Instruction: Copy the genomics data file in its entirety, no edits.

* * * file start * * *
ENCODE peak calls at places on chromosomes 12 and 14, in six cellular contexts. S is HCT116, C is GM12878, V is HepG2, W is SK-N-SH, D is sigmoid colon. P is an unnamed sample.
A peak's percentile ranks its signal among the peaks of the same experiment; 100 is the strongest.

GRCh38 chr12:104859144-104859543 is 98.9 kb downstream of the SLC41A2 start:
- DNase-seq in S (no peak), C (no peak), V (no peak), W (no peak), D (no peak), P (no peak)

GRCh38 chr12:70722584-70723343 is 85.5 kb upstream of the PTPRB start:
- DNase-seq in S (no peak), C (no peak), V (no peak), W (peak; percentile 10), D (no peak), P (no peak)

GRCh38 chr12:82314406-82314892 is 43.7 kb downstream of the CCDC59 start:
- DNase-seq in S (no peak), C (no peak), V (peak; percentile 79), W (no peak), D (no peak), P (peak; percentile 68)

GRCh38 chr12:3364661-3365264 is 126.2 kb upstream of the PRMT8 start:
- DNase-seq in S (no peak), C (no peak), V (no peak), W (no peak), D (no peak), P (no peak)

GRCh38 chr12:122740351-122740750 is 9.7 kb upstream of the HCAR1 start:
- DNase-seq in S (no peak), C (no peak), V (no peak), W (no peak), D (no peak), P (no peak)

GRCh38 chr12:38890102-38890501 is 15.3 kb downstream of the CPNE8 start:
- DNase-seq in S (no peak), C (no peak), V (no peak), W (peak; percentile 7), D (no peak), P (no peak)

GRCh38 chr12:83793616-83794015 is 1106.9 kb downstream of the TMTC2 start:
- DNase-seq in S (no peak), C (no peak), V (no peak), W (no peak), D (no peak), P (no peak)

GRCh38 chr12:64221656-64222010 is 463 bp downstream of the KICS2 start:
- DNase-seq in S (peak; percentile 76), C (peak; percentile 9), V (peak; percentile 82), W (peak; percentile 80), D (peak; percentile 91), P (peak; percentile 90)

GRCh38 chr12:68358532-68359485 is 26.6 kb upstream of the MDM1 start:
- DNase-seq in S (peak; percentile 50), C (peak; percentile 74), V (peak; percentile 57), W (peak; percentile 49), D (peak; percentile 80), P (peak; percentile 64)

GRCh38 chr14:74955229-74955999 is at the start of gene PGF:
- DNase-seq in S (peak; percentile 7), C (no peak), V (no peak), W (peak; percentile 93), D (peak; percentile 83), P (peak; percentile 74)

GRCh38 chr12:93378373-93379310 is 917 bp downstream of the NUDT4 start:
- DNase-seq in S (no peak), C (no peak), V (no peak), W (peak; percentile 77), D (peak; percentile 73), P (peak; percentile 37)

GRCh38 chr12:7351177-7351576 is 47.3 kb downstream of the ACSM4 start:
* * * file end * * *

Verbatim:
ENCODE peak calls at places on chromosomes 12 and 14, in six cellular contexts. S is HCT116, C is GM12878, V is HepG2, W is SK-N-SH, D is sigmoid colon. P is an unnamed sample.
A peak's percentile ranks its signal among the peaks of the same experiment; 100 is the strongest.

GRCh38 chr12:104859144-104859543 is 98.9 kb downstream of the SLC41A2 start:
- DNase-seq in S (no peak), C (no peak), V (no peak), W (no peak), D (no peak), P (no peak)

GRCh38 chr12:70722584-70723343 is 85.5 kb upstream of the PTPRB start:
- DNase-seq in S (no peak), C (no peak), V (no peak), W (peak; percentile 10), D (no peak), P (no peak)

GRCh38 chr12:82314406-82314892 is 43.7 kb downstream of the CCDC59 start:
- DNase-seq in S (no peak), C (no peak), V (peak; percentile 79), W (no peak), D (no peak), P (peak; percentile 68)

GRCh38 chr12:3364661-3365264 is 126.2 kb upstream of the PRMT8 start:
- DNase-seq in S (no peak), C (no peak), V (no peak), W (no peak), D (no peak), P (no peak)

GRCh38 chr12:122740351-122740750 is 9.7 kb upstream of the HCAR1 start:
- DNase-seq in S (no peak), C (no peak), V (no peak), W (no peak), D (no peak), P (no peak)

GRCh38 chr12:38890102-38890501 is 15.3 kb downstream of the CPNE8 start:
- DNase-seq in S (no peak), C (no peak), V (no peak), W (peak; percentile 7), D (no peak), P (no peak)

GRCh38 chr12:83793616-83794015 is 1106.9 kb downstream of the TMTC2 start:
- DNase-seq in S (no peak), C (no peak), V (no peak), W (no peak), D (no peak), P (no peak)

GRCh38 chr12:64221656-64222010 is 463 bp downstream of the KICS2 start:
- DNase-seq in S (peak; percentile 76), C (peak; percentile 9), V (peak; percentile 82), W (peak; percentile 80), D (peak; percentile 91), P (peak; percentile 90)

GRCh38 chr12:68358532-68359485 is 26.6 kb upstream of the MDM1 start:
- DNase-seq in S (peak; percentile 50), C (peak; percentile 74), V (peak; percentile 57), W (peak; percentile 49), D (peak; percentile 80), P (peak; percentile 64)

GRCh38 chr14:74955229-74955999 is at the start of gene PGF:
- DNase-seq in S (peak; percentile 7), C (no peak), V (no peak), W (peak; percentile 93), D (peak; percentile 83), P (peak; percentile 74)

GRCh38 chr12:93378373-93379310 is 917 bp downstream of the NUDT4 start:
- DNase-seq in S (no peak), C (no peak), V (no peak), W (peak; percentile 77), D (peak; percentile 73), P (peak; percentile 37)

GRCh38 chr12:7351177-7351576 is 47.3 kb downstream of the ACSM4 start: